Much like the alien, or the extraterrestrial, the image of the robot was a space to utilise tropes and habits that, at the end of the day, helped us make sense of ourselves, first and foremost. It’s paradoxical for a genre that has prided itself on thinking big thoughts and revelling in intelligent escapism: ultimately, it's always been about human beings.

The laws of robotics

But Asimov's robots were something new, something that sought to lay down a set of rules. You know the drill: a robot may not harm a human being, or through inaction, cause a human being to come in harm's way; a robot must obey human beings, except when it contradicts rule one; and a robot will see to its own safety, unless it contradicts rule one and two.

But these three elegant conditions contained in them a world of possibilities and many clever loopholes, ripe for authorial plucking. In Asimov's sequel to the classic Caves of Steel, titled The Naked Sun, a detective and his robot sidekick investigate a murder in a colonised planet where humans shun physical company for more digital alternatives to communication.

This setting becomes a scene of a carefully orchestrated, Christie-like crime, where the perpetrator takes advantage of the fact that, while a robot cannot harm a human being, it can only not do so consciously, or knowingly. If it is fooled into thinking a situation is safe for a human being, it might carry out actions which cleverly work around the first, all important law.

Again, in the short story Reason, a robot created by two engineers on a space station that monitors  astronomical disturbances figures out, using reason alone, that it couldn't possibly have been created by creatures clearly less capable than him, concluding that his creator was god himself, whom he calls the Master. It is yet another testament to Asimov's brilliance, as he deftly manipulates his own three laws and arrives at yet another startling exception.

A Zeroth Law was added much later by Asimov, superseding the other laws, using the words of the First Law but replacing “humans” with “humanity”. This was a different ball game entirely, for it propelled the argument into a whole new set of variables. What is proper for humanity is ultimately subjective, but it can lead to interesting situations.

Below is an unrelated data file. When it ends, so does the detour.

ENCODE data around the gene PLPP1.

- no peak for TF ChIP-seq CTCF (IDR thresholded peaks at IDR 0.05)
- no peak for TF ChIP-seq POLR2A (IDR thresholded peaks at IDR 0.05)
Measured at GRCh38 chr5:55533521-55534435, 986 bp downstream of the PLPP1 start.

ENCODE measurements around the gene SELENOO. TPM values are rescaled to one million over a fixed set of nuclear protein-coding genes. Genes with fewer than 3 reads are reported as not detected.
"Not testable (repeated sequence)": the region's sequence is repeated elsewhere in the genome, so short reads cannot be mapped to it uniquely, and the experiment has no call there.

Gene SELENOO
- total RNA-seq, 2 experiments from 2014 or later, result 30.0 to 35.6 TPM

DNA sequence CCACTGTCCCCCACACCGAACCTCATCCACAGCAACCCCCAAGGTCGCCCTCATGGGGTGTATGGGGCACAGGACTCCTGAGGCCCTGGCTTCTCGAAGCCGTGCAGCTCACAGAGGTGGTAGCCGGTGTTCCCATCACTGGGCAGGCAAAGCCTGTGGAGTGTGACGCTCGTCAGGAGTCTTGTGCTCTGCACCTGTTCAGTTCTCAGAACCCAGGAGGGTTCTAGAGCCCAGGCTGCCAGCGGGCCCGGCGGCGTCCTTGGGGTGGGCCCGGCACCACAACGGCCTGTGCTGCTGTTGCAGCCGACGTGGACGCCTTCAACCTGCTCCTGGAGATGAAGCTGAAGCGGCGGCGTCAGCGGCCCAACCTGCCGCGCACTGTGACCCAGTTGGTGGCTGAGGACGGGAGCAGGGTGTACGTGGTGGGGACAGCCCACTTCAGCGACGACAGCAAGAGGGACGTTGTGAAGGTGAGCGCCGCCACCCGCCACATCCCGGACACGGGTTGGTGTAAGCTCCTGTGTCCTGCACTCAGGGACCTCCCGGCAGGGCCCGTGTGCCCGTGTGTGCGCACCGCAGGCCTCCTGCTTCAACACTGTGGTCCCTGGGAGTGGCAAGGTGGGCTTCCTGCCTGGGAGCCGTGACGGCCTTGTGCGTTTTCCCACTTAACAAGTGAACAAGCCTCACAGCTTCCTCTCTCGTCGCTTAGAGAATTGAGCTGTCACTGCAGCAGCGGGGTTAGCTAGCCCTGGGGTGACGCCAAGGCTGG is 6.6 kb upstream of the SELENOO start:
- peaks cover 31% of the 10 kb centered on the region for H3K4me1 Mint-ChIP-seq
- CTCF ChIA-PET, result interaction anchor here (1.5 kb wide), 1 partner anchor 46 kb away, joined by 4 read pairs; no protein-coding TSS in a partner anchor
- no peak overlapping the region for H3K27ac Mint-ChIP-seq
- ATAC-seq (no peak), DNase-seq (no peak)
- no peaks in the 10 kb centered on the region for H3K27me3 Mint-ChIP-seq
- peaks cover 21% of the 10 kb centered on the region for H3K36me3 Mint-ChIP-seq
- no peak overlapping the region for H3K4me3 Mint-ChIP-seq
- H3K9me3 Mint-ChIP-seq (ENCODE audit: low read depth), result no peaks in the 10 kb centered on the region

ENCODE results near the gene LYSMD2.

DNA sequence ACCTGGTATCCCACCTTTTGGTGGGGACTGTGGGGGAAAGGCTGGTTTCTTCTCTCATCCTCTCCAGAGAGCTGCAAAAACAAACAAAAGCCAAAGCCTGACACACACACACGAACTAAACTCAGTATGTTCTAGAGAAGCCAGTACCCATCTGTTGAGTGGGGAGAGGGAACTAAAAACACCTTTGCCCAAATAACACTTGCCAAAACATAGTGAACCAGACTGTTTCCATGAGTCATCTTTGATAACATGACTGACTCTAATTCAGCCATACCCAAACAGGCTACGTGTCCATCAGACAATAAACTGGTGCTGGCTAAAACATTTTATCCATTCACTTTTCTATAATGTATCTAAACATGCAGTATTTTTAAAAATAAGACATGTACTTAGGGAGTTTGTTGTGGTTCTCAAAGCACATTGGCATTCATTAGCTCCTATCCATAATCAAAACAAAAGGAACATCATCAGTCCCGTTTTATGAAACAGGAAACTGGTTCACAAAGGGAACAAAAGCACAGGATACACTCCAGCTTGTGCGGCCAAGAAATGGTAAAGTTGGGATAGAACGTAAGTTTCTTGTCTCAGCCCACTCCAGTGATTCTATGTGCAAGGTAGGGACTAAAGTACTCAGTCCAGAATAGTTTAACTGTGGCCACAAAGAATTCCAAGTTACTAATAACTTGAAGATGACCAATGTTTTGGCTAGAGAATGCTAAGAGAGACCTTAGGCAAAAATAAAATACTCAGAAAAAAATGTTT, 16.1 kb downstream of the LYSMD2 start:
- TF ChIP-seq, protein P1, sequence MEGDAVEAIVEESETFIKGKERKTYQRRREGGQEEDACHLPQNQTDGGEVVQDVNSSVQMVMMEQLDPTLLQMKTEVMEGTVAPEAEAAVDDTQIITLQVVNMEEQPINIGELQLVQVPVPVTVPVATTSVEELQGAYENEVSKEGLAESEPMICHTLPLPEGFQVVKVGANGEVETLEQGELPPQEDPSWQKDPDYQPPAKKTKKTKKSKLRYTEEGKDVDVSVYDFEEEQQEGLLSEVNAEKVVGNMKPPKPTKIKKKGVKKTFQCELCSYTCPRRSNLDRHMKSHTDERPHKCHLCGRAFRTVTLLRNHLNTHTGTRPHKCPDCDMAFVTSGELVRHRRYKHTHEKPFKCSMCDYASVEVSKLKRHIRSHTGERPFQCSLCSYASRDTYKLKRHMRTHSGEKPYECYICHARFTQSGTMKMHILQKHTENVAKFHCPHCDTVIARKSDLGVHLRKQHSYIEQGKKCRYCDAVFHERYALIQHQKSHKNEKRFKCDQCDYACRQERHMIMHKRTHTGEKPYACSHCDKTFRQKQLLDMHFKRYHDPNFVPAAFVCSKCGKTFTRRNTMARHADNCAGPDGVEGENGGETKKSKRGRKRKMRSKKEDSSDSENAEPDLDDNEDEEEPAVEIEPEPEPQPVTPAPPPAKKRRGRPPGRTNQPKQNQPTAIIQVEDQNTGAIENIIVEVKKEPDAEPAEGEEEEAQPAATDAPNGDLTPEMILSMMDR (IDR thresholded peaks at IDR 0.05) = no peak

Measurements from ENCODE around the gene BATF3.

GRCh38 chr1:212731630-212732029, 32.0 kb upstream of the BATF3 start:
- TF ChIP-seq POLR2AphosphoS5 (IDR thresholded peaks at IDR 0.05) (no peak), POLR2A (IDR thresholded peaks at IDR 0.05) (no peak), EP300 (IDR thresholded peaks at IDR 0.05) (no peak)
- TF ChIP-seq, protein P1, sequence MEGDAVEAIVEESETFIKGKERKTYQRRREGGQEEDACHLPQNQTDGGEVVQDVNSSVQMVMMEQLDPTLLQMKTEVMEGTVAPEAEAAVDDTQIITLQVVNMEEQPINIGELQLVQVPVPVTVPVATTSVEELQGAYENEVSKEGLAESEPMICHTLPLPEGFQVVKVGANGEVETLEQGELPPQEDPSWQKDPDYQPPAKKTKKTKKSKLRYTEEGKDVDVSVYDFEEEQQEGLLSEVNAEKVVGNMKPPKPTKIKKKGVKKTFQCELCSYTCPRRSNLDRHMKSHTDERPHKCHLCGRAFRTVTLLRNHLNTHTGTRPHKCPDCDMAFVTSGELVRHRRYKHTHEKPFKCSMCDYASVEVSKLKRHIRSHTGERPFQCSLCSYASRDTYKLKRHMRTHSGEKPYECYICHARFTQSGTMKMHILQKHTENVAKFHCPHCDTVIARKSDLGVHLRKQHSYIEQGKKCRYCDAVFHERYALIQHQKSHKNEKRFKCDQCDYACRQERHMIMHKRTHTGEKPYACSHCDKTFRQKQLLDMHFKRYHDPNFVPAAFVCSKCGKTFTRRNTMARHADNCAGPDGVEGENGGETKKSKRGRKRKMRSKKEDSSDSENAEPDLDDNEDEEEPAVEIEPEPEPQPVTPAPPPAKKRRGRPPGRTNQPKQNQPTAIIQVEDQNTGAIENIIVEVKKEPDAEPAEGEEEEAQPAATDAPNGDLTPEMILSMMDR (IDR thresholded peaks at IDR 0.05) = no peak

All of these have uncomfortable resonances with the incident at the Volkswagen factory, it seems. It's not difficult, in hindsight, to postulate slightly altered situations (in keeping with science fiction's obsession with alternatives, or indeed, alternity) where this could be a cause for concern: save individual lives over a nuclear power plant? Who decides? A mechanised factory construct? Could a human be any better in arriving at a decision?

Asimov's attempts at naturalizing a legendary science fiction trope, however, did not cause it to descend into a mire of mundane narrative. It sparked the imagination like nothing before, because it justified the said imagination using a framework.

Sadly, this framework, as I call it, would go on to be taken for granted in real life. That's certainly the case with the incident at the Volkswagen factory. With a little thought, it could engender seriously thoughtful debate concerning how we humans react to a techno-saturated society, where what would once be the cause of wonder is now just another blip on the social radar.

Arnab Chakraborty is a student of English Literature, an amateur cartoonist, and a science fiction enthusiast.

(The image used with this article is representative of robots only, and not related to the real-life incident referred to.)